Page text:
Has anything good come from the defeat? Any lessons you see for our community?
Since Nov. 5, with huge protests happening all over the country, eight percent of “Yes on 8” people would now vote “no.” This means that watching the protests and understanding the issue changed their minds. The “No on 8” people made our community invisible. The only good thing that came out of it is had we won Prop 8, it would have proved them right, that if we stay invisible and “quiet” we will win our rights. Well, those older activists of us knew this would lose the campaign for us. We will never be invisible and stay quiet again. And, we will never get off the streets. Those are two good things that came out of the loss.
What do you think is the strongest argument for gay marriage, that might appeal to someone who is undecided?
We are not a movement fighting for a “lifestyle.” We are fighting for our lives. We are fighting for the right to love, and want that love recognized in an equal relationship to heterosexual marriages. And yes—we want the word marriage. Our same-sex marriages do not diminish other people’s marriages. If anything, we strengthen marriage. At least six to 10 percent of your children are going to grow up lesbian or gay. That is their orientation. If you love your children, you will want every right and opportunity extended to them as to your non-gay children, for all children are important. Marriage is a civil contract, and no religion is forced to marry same-sex couples. Stop being afraid. Step out of the shadow of prejudice and discrimination, and come into the light. That is where spirituality truly exists. We are waiting for you.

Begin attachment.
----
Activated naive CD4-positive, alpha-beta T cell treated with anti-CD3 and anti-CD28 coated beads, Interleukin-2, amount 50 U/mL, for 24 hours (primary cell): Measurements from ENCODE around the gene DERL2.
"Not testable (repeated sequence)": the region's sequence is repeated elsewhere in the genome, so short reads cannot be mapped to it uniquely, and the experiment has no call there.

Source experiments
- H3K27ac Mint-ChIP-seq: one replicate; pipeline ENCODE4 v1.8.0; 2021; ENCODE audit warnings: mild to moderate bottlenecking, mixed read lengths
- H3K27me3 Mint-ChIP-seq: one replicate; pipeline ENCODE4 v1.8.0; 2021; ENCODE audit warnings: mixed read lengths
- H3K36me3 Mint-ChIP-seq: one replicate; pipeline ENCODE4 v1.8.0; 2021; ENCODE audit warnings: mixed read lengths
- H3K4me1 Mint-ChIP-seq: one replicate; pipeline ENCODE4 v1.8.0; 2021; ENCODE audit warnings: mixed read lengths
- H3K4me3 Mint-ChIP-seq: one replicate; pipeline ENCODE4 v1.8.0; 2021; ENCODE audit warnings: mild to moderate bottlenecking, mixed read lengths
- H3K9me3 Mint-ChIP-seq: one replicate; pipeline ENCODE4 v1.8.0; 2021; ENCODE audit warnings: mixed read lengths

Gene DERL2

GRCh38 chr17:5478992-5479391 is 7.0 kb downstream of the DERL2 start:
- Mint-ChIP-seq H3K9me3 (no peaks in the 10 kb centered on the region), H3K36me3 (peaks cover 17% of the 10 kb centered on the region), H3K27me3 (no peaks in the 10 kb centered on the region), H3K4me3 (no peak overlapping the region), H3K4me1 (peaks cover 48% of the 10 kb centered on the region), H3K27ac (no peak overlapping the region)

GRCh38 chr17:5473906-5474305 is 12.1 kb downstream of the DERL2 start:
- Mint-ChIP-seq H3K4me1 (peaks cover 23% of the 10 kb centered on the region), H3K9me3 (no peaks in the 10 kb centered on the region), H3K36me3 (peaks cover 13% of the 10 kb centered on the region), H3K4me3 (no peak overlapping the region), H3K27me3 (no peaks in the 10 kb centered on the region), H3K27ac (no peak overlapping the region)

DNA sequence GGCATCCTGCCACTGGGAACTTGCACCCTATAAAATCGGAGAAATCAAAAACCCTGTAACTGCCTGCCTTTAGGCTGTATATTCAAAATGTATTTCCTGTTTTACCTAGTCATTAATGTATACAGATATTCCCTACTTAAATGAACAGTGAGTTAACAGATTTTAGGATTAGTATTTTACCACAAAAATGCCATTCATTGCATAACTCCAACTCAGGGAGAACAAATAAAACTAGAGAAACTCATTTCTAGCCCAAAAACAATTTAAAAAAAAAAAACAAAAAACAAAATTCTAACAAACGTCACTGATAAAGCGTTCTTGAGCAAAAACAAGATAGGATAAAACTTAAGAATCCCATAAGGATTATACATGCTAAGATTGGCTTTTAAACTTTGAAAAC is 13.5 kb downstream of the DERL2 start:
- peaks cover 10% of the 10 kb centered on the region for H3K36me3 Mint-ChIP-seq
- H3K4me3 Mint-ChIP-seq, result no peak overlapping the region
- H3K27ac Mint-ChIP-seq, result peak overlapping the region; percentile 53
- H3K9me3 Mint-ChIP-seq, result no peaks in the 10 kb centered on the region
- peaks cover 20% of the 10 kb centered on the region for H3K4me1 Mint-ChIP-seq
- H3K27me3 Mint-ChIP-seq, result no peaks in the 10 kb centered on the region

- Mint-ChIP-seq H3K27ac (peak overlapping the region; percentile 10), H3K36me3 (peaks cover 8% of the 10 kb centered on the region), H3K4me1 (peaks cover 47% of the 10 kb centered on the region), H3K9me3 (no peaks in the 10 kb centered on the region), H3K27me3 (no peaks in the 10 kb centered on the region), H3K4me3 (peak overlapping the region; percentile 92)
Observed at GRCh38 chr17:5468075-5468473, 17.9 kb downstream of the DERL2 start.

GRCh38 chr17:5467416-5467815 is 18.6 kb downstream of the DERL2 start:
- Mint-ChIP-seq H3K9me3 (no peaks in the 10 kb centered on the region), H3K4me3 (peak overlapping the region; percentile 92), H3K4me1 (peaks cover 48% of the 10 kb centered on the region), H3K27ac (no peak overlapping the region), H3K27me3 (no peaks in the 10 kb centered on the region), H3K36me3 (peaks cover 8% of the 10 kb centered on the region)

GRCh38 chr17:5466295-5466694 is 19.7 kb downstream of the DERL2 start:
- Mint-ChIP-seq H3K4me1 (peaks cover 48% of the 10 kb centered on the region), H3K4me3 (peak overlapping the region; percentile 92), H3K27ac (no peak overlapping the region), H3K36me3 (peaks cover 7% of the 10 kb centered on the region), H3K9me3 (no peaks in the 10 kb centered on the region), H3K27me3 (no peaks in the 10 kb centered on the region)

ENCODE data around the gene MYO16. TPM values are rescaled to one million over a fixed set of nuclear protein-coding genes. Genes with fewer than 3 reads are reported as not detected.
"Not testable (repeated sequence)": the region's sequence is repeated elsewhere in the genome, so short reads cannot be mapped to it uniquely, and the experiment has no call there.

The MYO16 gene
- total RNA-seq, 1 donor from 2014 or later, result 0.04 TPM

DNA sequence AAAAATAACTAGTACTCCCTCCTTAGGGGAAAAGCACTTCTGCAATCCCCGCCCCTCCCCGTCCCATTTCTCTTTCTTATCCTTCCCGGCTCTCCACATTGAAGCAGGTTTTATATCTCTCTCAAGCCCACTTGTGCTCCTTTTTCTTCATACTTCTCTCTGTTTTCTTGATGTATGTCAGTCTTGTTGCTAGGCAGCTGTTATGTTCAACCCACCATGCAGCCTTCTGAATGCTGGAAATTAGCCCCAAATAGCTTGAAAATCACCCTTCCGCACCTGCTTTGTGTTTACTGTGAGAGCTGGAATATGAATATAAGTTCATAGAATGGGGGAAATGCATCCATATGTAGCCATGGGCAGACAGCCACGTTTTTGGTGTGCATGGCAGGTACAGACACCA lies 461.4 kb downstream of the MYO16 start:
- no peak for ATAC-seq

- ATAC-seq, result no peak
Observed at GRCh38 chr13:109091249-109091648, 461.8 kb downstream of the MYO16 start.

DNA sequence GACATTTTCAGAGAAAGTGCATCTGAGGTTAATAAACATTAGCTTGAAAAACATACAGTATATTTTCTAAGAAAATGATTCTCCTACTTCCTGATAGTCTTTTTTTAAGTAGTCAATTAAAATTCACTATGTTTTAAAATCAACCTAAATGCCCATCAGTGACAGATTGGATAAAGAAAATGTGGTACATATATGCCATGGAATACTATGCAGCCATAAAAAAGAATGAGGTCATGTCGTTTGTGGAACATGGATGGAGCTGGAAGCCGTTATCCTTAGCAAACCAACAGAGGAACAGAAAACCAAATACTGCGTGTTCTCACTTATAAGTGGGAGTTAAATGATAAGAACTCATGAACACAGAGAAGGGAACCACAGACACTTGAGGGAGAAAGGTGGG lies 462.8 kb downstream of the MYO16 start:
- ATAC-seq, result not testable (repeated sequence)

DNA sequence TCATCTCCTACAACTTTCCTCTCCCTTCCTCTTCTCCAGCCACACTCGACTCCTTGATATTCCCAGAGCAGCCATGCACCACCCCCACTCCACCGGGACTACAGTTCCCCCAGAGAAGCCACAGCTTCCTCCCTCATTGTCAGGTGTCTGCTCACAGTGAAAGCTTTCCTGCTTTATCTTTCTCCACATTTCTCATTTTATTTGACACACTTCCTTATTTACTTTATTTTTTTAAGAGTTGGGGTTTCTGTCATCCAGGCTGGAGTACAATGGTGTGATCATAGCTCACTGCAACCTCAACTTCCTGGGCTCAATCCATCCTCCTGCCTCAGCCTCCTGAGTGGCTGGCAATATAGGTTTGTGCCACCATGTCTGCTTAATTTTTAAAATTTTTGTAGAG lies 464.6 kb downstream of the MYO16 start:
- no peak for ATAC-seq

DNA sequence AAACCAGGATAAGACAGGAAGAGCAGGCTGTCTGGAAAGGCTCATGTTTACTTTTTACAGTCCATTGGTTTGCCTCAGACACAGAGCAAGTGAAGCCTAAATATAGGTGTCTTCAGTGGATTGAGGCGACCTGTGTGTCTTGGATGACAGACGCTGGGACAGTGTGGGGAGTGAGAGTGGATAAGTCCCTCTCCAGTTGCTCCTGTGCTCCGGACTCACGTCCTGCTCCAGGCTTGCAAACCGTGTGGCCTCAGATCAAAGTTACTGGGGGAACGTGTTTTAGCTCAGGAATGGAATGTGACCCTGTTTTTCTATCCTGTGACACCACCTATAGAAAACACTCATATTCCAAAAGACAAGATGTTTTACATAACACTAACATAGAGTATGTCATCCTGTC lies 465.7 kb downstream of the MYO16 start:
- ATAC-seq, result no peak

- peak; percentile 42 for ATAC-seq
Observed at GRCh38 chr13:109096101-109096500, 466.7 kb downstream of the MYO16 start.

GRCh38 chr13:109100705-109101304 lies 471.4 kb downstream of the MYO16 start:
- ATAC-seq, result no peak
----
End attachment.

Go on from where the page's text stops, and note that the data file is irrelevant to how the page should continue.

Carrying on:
When Diane and I filed the first lawsuit, many of the gay organizations were angry that we dared to file it without asking them. They said because most of the California Supreme court were Republican appointees, we would lose, and set the gay rights movement back decades. We sued anyway. My union, AFTRA, was going to deny Diane medical coverage after I retired, because we weren’t married. (They said that once I retired, “domestic partnership” would not qualify for medical benefits. They changed their policy after the enormous press the lawsuit got, in which I mentioned the AFTRA policy). So, I could not wait for these organizations to give us the “thumbs up.” Besides, I had been working for marriage equality since 1974.
We were in our attorney’s office when we heard the ruling. We cried in each other’s arms. The California Supreme Court’s decision to make us a “Suspect Class entitled to all rights that everyone else has” was my most illuminating moment in this journey for the freedom to marry.
And, because we were the first lesbian plaintiffs, when the County of Los Angeles allowed us to be the only couple to marry in Los Angeles County on June 16, we finally felt that someone had recognized our contribution.